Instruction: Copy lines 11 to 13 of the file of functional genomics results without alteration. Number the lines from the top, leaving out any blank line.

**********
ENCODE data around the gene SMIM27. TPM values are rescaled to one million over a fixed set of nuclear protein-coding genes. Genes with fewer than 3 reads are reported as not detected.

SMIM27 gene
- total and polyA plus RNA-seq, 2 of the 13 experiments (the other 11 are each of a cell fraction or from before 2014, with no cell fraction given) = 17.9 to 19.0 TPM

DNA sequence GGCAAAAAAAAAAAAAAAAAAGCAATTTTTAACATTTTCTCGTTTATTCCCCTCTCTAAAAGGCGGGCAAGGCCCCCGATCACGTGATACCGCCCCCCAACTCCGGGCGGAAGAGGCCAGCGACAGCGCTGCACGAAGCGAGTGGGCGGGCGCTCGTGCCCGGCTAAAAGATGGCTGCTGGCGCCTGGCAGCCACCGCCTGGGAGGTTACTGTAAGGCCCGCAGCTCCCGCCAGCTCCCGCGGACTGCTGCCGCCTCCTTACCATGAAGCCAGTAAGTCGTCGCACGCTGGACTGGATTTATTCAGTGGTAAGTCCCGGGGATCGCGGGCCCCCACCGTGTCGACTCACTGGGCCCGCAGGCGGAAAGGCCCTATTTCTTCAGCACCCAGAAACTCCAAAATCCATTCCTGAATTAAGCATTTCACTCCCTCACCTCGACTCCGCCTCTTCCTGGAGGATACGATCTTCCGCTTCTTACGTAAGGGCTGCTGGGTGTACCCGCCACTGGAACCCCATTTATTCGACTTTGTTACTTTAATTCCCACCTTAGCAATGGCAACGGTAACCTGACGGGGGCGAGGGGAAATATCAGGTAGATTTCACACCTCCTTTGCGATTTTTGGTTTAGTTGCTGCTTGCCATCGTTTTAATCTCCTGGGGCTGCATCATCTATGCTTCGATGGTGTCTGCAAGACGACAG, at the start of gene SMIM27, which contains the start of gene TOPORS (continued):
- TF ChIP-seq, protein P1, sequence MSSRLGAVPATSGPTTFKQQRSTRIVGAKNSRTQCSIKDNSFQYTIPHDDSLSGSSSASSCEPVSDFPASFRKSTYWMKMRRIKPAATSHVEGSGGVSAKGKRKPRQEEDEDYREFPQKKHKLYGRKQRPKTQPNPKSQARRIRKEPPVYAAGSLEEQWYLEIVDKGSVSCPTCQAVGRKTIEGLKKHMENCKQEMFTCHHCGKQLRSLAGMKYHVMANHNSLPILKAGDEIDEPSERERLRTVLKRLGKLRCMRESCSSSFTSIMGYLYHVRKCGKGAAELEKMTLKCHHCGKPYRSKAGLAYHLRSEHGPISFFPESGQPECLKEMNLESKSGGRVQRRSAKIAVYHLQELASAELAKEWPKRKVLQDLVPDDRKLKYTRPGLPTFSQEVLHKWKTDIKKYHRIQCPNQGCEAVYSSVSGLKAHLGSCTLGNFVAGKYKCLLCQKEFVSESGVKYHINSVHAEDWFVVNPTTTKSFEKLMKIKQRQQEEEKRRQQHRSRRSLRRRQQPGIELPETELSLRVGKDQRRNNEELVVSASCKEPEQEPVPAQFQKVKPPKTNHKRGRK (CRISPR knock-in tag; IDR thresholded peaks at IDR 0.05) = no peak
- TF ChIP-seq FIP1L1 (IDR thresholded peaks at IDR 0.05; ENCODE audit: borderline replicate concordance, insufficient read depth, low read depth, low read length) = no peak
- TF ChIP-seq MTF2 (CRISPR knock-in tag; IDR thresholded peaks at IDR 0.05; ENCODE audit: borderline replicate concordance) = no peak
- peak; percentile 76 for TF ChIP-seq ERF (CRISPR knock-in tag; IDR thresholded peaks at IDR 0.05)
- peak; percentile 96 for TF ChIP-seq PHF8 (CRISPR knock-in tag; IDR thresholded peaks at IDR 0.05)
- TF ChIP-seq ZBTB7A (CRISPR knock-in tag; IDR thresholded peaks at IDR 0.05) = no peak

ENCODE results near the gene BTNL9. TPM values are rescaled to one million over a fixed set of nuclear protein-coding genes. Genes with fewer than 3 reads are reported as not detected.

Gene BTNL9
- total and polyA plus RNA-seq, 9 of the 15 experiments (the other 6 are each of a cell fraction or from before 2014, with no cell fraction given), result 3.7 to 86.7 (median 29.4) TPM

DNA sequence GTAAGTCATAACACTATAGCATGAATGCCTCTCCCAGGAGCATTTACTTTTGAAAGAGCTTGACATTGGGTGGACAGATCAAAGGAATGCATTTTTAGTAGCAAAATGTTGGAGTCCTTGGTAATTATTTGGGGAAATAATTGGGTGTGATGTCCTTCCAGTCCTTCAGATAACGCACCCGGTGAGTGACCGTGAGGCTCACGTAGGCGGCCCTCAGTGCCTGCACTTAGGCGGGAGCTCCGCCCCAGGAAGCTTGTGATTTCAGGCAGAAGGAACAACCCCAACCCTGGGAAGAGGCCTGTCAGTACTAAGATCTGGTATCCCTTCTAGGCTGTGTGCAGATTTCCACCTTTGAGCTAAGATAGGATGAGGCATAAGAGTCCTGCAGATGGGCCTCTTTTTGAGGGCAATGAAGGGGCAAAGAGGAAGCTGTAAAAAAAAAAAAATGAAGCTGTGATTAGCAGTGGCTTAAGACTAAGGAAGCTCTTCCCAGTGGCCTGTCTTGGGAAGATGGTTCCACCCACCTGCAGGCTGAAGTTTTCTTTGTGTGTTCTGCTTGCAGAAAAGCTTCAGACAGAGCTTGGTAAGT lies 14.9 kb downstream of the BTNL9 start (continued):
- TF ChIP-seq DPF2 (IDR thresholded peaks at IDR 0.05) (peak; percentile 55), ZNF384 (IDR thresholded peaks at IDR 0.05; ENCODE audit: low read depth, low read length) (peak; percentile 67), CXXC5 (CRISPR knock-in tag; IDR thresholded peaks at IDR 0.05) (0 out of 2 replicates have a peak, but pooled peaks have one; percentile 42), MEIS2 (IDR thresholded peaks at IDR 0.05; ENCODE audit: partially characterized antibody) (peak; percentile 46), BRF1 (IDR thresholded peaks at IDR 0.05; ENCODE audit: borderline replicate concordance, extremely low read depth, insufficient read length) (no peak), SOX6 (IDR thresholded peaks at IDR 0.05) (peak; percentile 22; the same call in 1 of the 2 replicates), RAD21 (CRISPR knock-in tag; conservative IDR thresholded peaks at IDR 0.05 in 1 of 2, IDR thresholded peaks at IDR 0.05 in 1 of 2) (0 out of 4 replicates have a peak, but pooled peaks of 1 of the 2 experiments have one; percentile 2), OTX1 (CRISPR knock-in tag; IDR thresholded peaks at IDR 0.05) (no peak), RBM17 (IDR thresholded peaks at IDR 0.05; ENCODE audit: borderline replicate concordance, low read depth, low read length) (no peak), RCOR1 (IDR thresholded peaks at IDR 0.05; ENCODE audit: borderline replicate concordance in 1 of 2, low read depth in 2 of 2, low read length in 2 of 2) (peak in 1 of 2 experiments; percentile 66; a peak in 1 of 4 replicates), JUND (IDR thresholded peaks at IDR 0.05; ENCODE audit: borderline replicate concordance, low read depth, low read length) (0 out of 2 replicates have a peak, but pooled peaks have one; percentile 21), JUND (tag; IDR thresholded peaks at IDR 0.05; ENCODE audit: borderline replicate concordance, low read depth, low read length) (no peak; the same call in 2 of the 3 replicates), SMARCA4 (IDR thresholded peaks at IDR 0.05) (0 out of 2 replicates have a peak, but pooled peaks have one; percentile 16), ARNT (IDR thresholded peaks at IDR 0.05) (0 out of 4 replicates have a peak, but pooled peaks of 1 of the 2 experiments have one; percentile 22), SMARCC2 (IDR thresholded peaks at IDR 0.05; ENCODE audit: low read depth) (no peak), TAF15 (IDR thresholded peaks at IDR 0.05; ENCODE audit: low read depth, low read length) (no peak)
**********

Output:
ENCODE results near the gene BTNL9. TPM values are rescaled to one million over a fixed set of nuclear protein-coding genes. Genes with fewer than 3 reads are reported as not detected.

Gene BTNL9
- total and polyA plus RNA-seq, 9 of the 15 experiments (the other 6 are each of a cell fraction or from before 2014, with no cell fraction given), result 3.7 to 86.7 (median 29.4) TPM